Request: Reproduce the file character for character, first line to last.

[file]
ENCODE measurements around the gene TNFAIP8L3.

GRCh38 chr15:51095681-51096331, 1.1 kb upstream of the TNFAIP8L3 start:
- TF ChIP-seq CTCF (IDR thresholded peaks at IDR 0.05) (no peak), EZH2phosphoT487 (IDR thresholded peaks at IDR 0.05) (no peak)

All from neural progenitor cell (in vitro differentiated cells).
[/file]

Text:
ENCODE measurements around the gene TNFAIP8L3.

GRCh38 chr15:51095681-51096331, 1.1 kb upstream of the TNFAIP8L3 start:
- TF ChIP-seq CTCF (IDR thresholded peaks at IDR 0.05) (no peak), EZH2phosphoT487 (IDR thresholded peaks at IDR 0.05) (no peak)

All from neural progenitor cell (in vitro differentiated cells).